Welcome to Day 13 of this year’s A Language a Day Advent Calendar. Today’s topic is introduction to the OCaml programming language.
Facts about the language
Some facts about OCaml:
- Based on Caml (which is based on ML)
- Static type checking
- Supports functional, imperative, and object-oriented programming
- Appeared in 1996
- Website: ocaml.org
- (Should not be confused with Perl’s camel)
Installing and running OCaml
The official website contains a lot of instructions for different operating systems. For the Mac OS users, the commands are the following:
$ brew install ocaml $ brew install opam
The second command installs OPAM, the package manager (we don’t need it for running the examples in this article).
To compile a program, run the
ocamlc compiler, which will generate a binary file
a.out, or specify the output file in the
$ ocamlc -o helloworld helloworld.ml $ ./helloworld
To run a program as a script, simply run
$ ocaml helloworld.ml
Here is a possible initial program in OCaml:
print_endline "Hello, World!"
To create a variable, use the
let keyword. Here is an example of a program that uses two variables to print a message.
let name = "John";; let greeting = "Hello, " ^ name ^ "!\n";; print_string greeting;;
Notice how the string concatenation is done with the
Disclaimer. What was just shown, is called let-binding. With it, we give a name to an expression on the right side of the
=. If you want to understand it deeper, as well as read about references, I would suggest you to check the the corresponding chapter in the official tutorial.
;; vs ; vs in
You may have noticed the double semicolon at the end of lines in the previous example. It may be quite confusing for programmers in other languages.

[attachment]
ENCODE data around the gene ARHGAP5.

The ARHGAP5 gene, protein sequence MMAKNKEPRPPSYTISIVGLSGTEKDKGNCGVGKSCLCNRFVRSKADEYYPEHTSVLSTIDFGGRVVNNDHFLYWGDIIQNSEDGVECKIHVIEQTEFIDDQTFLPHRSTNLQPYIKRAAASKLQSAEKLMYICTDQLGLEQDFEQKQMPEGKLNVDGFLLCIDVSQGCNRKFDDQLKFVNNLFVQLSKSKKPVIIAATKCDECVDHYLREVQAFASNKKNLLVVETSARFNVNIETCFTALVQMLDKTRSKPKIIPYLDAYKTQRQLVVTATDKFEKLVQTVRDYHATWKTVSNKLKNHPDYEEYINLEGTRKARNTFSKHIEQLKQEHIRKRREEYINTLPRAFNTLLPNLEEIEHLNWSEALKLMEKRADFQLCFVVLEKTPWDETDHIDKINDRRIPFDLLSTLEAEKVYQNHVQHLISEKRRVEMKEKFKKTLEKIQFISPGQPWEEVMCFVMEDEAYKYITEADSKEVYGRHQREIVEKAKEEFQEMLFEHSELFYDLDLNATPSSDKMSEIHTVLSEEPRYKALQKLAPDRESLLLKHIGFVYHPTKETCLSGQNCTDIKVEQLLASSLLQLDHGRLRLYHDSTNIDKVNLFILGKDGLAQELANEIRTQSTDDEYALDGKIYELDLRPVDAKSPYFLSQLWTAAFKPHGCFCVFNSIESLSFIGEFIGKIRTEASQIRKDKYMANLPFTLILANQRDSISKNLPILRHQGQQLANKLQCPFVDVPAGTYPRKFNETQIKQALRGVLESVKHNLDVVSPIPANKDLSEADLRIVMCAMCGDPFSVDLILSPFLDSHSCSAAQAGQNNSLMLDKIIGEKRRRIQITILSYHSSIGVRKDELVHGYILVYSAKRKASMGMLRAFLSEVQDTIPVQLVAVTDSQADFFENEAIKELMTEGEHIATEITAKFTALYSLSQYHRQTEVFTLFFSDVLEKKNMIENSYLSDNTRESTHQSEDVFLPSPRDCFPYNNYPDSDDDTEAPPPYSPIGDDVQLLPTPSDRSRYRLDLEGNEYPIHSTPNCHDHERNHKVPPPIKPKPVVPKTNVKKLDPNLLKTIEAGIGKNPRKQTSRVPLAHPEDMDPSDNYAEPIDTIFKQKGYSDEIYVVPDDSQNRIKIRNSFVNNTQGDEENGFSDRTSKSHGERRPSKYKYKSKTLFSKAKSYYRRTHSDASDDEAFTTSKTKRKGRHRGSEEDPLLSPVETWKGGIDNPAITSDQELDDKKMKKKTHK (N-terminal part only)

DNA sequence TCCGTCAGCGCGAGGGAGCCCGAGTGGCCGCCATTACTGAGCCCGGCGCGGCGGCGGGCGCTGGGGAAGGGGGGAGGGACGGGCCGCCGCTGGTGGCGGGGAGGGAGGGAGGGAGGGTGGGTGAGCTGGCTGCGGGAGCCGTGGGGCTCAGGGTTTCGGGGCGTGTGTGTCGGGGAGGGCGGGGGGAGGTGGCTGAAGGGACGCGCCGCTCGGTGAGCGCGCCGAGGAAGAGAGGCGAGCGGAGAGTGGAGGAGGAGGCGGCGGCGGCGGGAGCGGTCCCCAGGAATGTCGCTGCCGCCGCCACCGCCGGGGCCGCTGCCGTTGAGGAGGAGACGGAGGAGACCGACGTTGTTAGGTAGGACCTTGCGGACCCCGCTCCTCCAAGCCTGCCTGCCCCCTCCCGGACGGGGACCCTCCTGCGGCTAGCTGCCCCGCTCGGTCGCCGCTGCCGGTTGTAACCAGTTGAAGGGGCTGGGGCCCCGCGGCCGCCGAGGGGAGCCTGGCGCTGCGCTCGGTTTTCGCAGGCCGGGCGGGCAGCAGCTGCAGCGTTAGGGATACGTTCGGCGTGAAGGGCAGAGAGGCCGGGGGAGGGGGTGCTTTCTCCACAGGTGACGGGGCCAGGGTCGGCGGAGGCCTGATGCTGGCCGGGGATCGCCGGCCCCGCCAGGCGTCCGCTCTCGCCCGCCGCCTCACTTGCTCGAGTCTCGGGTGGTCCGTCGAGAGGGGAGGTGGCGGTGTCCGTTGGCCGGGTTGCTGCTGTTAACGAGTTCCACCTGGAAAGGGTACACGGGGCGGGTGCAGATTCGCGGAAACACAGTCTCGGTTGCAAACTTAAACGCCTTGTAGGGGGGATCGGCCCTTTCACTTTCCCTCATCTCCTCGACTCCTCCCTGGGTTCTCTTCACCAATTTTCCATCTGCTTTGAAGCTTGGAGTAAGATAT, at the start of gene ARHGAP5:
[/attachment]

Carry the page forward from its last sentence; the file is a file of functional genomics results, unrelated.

;; is a statement terminator: it ends a block of code. It does not end every small bit of a code. (To some extent, it resembles the commit command when you want to finish a transaction in SQL.) In the example above, the
name and the
greeting variables are global, and you can use it later in the code. Although, you can make them local if you use
in instead of
let name = "John" in let greeting = "Hello, " ^ name ^ "!\n" in print_string greeting
This code is actually a single big construct like
let name = expr1 in expr2 in expr3. If you try to print the name after it, it will not be visible:
let name = "John" in let greeting = "Hello, " ^ name ^ "!\n" in print_string greeting ;;
This program cannot be compiled because of the
Unbound value name error. The use of the
name variable in the second call of
print_string is not possible as it was local to the previous part of the program that ended with
If you make the variable global, you are able to use it later too:
let name = "John" ;; let greeting = "Hello, " ^ name ^ "!\n" in print_string greeting ;; print_string name ;;
A single semicolon is the sequence operator. It can roughly be compared to the